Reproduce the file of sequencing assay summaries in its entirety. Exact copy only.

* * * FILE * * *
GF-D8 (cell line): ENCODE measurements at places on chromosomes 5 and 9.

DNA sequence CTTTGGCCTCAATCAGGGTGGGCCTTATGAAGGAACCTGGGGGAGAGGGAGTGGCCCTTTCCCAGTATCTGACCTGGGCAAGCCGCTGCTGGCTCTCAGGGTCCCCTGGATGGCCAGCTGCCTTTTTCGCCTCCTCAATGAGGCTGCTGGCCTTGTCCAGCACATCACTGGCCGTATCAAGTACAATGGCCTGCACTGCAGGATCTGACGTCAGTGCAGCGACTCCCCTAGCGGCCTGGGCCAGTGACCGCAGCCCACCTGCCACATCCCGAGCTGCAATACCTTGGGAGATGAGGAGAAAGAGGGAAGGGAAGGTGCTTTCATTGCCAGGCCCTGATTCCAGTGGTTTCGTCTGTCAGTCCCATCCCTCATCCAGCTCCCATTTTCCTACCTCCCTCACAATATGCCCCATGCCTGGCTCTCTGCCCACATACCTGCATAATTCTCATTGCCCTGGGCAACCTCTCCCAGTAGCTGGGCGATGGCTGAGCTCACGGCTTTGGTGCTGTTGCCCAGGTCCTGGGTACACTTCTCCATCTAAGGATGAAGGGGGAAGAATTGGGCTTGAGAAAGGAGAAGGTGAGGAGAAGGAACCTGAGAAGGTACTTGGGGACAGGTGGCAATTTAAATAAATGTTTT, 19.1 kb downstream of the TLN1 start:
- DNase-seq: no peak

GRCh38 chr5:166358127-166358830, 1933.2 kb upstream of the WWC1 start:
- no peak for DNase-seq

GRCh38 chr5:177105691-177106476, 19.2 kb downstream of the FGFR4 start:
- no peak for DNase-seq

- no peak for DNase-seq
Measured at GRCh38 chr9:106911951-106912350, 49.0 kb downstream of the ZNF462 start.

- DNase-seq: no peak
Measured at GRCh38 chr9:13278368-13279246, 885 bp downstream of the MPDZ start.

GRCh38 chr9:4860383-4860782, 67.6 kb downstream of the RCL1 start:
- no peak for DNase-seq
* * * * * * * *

GF-D8 (cell line): ENCODE measurements at places on chromosomes 5 and 9.

DNA sequence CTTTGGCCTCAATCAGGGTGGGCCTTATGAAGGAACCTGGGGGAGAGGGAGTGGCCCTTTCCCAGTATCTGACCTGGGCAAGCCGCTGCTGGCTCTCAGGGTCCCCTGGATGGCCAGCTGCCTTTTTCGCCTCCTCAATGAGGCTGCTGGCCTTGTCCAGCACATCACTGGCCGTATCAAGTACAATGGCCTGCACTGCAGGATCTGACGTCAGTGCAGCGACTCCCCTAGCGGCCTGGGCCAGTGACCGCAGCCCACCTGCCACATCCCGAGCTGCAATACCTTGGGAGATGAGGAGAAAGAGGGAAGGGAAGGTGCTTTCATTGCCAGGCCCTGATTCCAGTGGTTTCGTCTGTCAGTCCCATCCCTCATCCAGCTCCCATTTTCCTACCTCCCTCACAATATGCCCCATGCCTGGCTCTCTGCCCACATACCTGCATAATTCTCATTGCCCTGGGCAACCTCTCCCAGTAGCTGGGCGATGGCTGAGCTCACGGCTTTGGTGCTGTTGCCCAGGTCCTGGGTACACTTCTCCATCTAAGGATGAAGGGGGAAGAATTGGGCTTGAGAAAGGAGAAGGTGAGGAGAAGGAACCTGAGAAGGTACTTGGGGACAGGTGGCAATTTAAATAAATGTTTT, 19.1 kb downstream of the TLN1 start:
- DNase-seq: no peak

GRCh38 chr5:166358127-166358830, 1933.2 kb upstream of the WWC1 start:
- no peak for DNase-seq

GRCh38 chr5:177105691-177106476, 19.2 kb downstream of the FGFR4 start:
- no peak for DNase-seq

- no peak for DNase-seq
Measured at GRCh38 chr9:106911951-106912350, 49.0 kb downstream of the ZNF462 start.

- DNase-seq: no peak
Measured at GRCh38 chr9:13278368-13279246, 885 bp downstream of the MPDZ start.

GRCh38 chr9:4860383-4860782, 67.6 kb downstream of the RCL1 start:
- no peak for DNase-seq